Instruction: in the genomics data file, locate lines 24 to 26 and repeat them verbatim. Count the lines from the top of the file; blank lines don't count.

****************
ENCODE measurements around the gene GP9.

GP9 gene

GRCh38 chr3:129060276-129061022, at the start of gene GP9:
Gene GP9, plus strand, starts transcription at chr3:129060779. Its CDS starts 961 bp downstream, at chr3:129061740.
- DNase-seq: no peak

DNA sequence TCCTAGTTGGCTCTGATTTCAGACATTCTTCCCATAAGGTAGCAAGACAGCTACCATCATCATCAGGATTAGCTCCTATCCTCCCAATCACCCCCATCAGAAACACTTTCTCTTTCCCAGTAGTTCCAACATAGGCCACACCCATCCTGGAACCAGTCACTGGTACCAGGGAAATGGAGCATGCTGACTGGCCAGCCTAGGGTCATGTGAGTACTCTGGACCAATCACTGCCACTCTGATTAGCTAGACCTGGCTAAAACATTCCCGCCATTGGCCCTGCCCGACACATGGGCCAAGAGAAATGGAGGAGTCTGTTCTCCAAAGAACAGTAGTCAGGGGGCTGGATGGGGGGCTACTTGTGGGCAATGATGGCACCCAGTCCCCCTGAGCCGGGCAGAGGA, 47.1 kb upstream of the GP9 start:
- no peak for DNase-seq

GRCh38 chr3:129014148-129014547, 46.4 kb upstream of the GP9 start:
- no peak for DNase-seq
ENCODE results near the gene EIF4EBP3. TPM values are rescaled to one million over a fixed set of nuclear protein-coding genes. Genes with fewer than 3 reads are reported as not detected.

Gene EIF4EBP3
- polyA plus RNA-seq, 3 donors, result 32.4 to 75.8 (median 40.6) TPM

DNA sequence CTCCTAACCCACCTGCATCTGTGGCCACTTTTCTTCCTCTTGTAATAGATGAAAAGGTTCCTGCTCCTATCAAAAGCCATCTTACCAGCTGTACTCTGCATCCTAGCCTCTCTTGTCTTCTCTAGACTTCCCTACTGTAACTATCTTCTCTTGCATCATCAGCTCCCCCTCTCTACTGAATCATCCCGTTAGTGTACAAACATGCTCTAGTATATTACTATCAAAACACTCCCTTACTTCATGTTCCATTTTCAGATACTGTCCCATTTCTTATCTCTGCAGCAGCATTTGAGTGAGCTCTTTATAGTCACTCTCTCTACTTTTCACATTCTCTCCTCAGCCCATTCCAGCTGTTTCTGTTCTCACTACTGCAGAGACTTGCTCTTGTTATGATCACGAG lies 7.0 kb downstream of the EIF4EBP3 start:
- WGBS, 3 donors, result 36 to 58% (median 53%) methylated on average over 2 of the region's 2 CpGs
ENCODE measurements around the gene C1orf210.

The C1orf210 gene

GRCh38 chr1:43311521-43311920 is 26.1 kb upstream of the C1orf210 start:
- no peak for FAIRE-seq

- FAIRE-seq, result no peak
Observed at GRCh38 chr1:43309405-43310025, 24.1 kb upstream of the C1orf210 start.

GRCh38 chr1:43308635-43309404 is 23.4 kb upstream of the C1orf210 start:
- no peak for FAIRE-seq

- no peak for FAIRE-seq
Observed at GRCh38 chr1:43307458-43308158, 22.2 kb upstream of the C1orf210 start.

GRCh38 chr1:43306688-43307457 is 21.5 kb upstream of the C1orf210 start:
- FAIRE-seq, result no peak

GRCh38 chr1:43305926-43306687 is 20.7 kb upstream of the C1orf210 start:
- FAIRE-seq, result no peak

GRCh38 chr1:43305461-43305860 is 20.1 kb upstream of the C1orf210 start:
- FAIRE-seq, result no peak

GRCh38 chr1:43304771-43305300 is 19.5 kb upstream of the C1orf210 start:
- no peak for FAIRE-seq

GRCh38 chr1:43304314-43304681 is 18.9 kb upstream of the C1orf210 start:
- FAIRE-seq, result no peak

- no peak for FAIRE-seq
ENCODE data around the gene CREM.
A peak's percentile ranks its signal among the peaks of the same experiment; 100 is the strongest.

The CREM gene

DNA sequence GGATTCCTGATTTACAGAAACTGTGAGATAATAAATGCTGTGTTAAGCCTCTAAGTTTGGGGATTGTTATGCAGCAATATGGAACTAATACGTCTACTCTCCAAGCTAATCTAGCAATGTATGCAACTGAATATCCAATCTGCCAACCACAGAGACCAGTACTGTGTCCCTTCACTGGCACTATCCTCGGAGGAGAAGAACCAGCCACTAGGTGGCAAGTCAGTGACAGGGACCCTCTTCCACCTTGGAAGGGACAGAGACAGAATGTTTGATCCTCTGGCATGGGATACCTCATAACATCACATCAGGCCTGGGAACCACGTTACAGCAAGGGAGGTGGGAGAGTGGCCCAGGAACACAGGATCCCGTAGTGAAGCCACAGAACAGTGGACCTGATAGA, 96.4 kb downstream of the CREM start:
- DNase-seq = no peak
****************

Observed at GRCh38 chr1:43307458-43308158, 22.2 kb upstream of the C1orf210 start.

GRCh38 chr1:43306688-43307457 is 21.5 kb upstream of the C1orf210 start:
- FAIRE-seq, result no peak